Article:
Computer Science

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29 January 2019

Women in Science Lecture Series - Talk 1

Presented By Professor Janet Ainley, University of Leicester
  • CC.0.21 James France
  • Ticket Information

    The event is free to attend, however registration is required for catering purposes.

    To register your attendance click here.

About this event

The Women in Science Lecture Series  is an annual lecture series sponsored and organised by the Loughborough University School of Science. This series features women scientists talking both about about their career and research and about the journey to where they are in their career and how the interactions between their careers and lives outside of work.  The lecture series forms part of the Athena Swan activities of the School of Science.

Speaker: Professor Janet Ainley 

After seven years as a teacher in primary school, I have been a researcher and teacher educator focusing on mathematics education for over thirty years. I have experience of developing and teaching on a range of Initial Teacher Education and Masters programmes. My research interests focus mainly on the design of pedagogic tasks to support the learning of mathematics and statistics, particularly in the primary age-range. I have in the past contributed regularly to international journals and conferences, and been involved in a range of funded projects, most recently involving both mathematics and science education. I have held a number of roles in national and international organisations, and a number of leadership roles in higher education, most recently as Director of the School of Education at Leicester. I am now mostly retired and focus my time on the supervision of Doctoral students.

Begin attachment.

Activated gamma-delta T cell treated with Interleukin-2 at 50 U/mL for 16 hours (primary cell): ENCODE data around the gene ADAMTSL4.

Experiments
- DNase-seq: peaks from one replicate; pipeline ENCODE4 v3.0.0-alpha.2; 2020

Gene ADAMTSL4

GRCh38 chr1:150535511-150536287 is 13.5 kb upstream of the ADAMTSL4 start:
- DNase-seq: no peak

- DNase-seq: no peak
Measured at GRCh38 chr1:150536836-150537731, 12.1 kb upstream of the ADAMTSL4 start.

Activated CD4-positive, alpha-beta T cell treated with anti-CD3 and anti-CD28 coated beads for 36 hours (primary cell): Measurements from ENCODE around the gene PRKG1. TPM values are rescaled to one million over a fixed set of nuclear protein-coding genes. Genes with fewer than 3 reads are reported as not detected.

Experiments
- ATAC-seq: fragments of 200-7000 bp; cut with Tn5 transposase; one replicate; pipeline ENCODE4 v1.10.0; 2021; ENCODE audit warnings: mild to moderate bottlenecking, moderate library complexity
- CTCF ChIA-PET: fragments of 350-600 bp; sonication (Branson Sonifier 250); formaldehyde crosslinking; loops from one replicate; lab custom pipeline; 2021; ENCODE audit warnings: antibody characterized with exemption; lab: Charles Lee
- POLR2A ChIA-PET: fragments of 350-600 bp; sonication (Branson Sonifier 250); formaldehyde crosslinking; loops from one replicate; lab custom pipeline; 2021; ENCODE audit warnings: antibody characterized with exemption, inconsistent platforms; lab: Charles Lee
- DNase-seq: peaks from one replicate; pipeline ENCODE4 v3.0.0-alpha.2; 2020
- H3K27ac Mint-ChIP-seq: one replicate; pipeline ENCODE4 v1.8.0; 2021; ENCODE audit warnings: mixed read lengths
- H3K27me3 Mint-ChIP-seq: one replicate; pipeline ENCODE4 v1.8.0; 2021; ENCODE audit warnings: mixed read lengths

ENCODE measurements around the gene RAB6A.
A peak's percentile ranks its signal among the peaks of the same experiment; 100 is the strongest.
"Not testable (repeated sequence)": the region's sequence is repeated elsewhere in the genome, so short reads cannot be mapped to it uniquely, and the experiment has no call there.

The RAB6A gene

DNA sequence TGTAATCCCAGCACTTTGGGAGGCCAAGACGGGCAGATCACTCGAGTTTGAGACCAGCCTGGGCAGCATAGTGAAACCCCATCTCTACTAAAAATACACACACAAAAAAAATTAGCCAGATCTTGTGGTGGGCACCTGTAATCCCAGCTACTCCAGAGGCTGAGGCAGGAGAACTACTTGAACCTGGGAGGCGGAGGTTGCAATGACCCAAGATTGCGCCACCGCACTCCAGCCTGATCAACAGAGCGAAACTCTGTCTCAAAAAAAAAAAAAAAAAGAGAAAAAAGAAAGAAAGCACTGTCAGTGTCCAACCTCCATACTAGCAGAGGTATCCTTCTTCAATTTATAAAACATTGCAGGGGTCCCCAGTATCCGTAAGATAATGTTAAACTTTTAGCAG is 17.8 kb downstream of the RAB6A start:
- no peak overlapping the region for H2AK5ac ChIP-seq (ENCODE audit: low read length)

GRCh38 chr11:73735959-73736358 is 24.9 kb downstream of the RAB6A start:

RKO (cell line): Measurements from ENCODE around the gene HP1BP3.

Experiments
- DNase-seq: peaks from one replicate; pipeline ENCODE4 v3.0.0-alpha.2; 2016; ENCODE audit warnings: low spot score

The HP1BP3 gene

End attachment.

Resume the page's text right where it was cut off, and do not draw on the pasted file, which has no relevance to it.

Lunch: 12.30 pm to 1.00 pm (Stewart Mason Foyer Area)


Part 1: Contextualising School Mathematics, 1.00 pm - 1.40 pm


In this presentation I will try to give a flavour of the research questions that have engaged me for most of my career. These concern how children, and teachers, make sense of mathematical ideas and activities in the classroom, and how these might differ from the ways in which mathematics is used in real life contexts. I will illustrate this with some examples theoretical frameworks and pedagogic activities I have developed to allow children to experience the power and the usefulness of mathematics.

Part 2: The Joy of Herding Cats, 1.50pm to 2.30pm


Academic leadership is often compared to the challenge of herding cats. Unsurprisingly many academics work hard to avoid taking on such responsibilities, not least because of the negative impact leadership roles can have on research activity. As a cat-lover, I want to talk about the rewards I have experienced in leadership roles, and the factors that have supported me through the challenges.